There are multiple types of cancer surgery:
Diagnostic Surgery is also known as a biopsy. A biopsy removes a sample of tissue from the body for examination. During an examination of the colon, a biopsy can be taken with forceps through a tube known as an endoscope. In other cases, the biopsy is taken using a hypodermic needle.
Staging Surgery is used to determine the extent of a cancer when less invasive procedures are not effective. In some cases, this can be done without an incision by using a tiny camera attached to a flexible tube. The tube is inserted into natural body openings. These cameras allow surgeons to view suspicious areas and take tissue samples when needed.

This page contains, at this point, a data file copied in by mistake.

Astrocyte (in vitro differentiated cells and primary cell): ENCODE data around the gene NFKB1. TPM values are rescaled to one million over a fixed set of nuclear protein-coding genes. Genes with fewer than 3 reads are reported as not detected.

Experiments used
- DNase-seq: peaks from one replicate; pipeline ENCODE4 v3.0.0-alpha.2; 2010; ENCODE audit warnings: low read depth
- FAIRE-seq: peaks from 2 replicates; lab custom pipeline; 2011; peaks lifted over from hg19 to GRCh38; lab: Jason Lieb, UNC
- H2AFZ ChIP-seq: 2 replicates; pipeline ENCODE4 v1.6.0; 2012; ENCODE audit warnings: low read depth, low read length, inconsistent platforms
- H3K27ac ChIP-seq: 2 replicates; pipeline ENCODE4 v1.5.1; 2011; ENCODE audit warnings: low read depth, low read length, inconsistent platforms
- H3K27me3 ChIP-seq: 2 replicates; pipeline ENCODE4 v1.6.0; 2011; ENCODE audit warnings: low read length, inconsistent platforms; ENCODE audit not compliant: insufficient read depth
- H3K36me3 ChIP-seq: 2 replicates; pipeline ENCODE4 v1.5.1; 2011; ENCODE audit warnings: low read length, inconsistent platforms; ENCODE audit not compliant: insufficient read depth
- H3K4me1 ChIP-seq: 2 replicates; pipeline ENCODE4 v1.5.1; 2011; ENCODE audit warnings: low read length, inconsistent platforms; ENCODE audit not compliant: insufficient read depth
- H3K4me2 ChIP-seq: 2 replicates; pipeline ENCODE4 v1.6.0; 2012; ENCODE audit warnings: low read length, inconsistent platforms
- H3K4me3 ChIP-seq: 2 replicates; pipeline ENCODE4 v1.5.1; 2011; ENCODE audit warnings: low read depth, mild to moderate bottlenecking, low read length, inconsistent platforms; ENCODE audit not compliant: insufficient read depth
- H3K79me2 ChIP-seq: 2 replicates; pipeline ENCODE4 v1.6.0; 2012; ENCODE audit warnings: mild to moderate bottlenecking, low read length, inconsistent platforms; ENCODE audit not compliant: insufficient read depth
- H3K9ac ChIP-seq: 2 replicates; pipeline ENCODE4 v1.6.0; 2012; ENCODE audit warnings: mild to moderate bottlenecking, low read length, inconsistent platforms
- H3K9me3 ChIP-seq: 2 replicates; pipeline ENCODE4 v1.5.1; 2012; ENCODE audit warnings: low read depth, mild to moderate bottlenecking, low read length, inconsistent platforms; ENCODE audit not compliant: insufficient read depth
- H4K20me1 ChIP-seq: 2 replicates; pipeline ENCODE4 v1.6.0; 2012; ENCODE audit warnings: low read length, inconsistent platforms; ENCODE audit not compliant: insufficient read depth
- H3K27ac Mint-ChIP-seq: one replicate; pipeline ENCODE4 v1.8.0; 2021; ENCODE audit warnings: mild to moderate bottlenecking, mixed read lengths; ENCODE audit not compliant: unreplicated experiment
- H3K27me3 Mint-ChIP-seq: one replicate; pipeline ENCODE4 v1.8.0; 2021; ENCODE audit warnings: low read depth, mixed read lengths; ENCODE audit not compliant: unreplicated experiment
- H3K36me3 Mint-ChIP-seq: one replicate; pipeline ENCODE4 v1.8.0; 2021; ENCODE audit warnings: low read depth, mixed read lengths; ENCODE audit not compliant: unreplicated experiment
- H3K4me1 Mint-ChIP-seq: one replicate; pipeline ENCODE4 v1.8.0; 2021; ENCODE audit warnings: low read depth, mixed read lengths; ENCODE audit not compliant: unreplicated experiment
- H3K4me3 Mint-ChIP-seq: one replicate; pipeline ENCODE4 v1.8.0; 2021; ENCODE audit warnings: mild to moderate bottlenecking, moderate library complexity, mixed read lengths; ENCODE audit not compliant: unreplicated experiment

Curative Surgery involves the removal of a cancerous tumor. It works well on localized cancers that haven't spread to other parts of the body. Curative surgery is often followed by radiation therapy or chemotherapy to be certain all cancerous cells have been removed.
Supportive Surgery is surgery that supports other cancer treatments. A common supportive surgery is the insertion of a port. Ports are used to give physicians access to different parts of the body. They may be used for chemotherapy treatments or to monitor different parts of the body.
Preventative Surgery can be an effective way to keep cancer from occurring. Precancerous skin cells can be removed before they become malignant. Many colon cancers can be prevented by removing precancerous polyps.